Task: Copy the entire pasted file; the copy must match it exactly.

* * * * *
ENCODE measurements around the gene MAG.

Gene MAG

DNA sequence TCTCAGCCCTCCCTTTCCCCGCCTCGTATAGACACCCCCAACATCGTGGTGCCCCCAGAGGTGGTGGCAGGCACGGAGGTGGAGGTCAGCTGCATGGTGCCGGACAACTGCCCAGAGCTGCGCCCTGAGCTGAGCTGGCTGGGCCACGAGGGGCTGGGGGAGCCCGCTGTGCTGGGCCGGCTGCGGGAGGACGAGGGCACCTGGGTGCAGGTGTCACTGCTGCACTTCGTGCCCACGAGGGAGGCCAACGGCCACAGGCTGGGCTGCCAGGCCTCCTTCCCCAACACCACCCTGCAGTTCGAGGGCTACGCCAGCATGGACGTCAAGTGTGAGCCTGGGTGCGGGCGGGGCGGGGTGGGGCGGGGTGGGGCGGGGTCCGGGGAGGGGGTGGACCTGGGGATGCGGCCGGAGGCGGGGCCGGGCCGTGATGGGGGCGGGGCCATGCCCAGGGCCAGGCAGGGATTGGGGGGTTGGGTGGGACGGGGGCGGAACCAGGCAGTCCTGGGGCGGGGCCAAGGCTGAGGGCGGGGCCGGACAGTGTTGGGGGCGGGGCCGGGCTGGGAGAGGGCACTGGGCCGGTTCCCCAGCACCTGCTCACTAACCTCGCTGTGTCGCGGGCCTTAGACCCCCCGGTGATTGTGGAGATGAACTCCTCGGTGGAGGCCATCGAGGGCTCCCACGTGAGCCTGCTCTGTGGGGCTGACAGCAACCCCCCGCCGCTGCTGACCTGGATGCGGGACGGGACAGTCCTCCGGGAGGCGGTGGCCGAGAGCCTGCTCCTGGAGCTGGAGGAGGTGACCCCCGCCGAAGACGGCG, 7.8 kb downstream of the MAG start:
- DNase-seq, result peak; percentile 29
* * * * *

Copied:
ENCODE measurements around the gene MAG.

Gene MAG

DNA sequence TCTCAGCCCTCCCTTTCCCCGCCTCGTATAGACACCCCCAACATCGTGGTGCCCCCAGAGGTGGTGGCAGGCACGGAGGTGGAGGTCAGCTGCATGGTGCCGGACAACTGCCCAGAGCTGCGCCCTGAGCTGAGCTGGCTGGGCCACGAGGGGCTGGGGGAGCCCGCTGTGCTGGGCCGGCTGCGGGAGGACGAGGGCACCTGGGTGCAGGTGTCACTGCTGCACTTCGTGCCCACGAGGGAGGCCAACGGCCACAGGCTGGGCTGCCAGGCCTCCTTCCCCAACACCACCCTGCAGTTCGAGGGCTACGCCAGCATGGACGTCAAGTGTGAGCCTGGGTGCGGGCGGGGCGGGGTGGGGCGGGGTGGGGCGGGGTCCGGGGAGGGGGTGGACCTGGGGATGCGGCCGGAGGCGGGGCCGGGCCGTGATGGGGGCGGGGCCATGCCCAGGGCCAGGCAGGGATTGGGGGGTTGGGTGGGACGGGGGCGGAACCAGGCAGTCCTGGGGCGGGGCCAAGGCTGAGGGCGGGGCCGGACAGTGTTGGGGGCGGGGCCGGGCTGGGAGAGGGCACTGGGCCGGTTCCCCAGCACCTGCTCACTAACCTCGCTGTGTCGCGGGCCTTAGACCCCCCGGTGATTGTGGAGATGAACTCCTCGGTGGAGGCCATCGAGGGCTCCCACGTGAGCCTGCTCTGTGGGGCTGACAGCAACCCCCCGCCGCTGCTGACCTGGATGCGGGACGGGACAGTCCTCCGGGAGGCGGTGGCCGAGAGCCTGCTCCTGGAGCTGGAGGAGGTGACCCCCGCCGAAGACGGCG, 7.8 kb downstream of the MAG start:
- DNase-seq, result peak; percentile 29